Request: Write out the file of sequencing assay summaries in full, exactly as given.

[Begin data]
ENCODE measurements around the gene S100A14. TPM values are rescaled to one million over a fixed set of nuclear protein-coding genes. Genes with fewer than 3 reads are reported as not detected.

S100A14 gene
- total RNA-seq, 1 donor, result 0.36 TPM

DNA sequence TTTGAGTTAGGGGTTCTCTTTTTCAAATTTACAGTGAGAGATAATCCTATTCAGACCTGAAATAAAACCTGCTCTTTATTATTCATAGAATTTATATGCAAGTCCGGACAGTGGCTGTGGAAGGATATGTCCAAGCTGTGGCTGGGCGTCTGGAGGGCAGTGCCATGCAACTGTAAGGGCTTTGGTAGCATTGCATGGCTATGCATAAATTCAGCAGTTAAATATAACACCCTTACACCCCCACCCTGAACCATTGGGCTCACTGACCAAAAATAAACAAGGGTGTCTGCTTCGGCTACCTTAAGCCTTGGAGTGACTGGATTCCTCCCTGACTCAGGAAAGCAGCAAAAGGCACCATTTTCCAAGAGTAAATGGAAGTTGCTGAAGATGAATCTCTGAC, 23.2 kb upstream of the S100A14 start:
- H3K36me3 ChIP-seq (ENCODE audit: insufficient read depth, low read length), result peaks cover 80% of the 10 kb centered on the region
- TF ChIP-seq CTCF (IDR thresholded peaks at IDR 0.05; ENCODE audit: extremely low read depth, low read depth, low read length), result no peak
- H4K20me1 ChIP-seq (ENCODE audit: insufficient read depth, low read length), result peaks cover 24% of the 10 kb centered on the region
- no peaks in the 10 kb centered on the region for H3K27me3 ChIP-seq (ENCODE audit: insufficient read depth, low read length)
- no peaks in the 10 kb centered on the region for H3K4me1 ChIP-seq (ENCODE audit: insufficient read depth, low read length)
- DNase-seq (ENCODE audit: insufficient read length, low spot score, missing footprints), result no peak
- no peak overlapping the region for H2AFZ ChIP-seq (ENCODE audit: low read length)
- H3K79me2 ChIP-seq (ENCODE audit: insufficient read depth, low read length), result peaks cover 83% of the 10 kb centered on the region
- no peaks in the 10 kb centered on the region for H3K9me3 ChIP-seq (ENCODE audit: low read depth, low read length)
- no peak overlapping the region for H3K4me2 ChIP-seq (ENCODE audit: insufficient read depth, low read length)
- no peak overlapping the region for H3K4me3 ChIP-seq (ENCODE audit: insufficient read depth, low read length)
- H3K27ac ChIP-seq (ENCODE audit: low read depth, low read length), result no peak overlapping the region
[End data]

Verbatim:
ENCODE measurements around the gene S100A14. TPM values are rescaled to one million over a fixed set of nuclear protein-coding genes. Genes with fewer than 3 reads are reported as not detected.

S100A14 gene
- total RNA-seq, 1 donor, result 0.36 TPM

DNA sequence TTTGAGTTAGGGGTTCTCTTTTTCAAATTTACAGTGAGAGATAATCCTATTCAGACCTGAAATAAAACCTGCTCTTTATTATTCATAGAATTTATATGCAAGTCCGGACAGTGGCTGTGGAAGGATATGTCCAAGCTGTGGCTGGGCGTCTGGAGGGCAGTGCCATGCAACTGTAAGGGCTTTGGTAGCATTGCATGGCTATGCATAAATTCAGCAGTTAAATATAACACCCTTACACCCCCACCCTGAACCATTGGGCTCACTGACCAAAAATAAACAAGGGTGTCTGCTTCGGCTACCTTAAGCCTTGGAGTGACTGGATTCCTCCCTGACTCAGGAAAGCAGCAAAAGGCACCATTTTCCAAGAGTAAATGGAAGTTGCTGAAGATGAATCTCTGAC, 23.2 kb upstream of the S100A14 start:
- H3K36me3 ChIP-seq (ENCODE audit: insufficient read depth, low read length), result peaks cover 80% of the 10 kb centered on the region
- TF ChIP-seq CTCF (IDR thresholded peaks at IDR 0.05; ENCODE audit: extremely low read depth, low read depth, low read length), result no peak
- H4K20me1 ChIP-seq (ENCODE audit: insufficient read depth, low read length), result peaks cover 24% of the 10 kb centered on the region
- no peaks in the 10 kb centered on the region for H3K27me3 ChIP-seq (ENCODE audit: insufficient read depth, low read length)
- no peaks in the 10 kb centered on the region for H3K4me1 ChIP-seq (ENCODE audit: insufficient read depth, low read length)
- DNase-seq (ENCODE audit: insufficient read length, low spot score, missing footprints), result no peak
- no peak overlapping the region for H2AFZ ChIP-seq (ENCODE audit: low read length)
- H3K79me2 ChIP-seq (ENCODE audit: insufficient read depth, low read length), result peaks cover 83% of the 10 kb centered on the region
- no peaks in the 10 kb centered on the region for H3K9me3 ChIP-seq (ENCODE audit: low read depth, low read length)
- no peak overlapping the region for H3K4me2 ChIP-seq (ENCODE audit: insufficient read depth, low read length)
- no peak overlapping the region for H3K4me3 ChIP-seq (ENCODE audit: insufficient read depth, low read length)
- H3K27ac ChIP-seq (ENCODE audit: low read depth, low read length), result no peak overlapping the region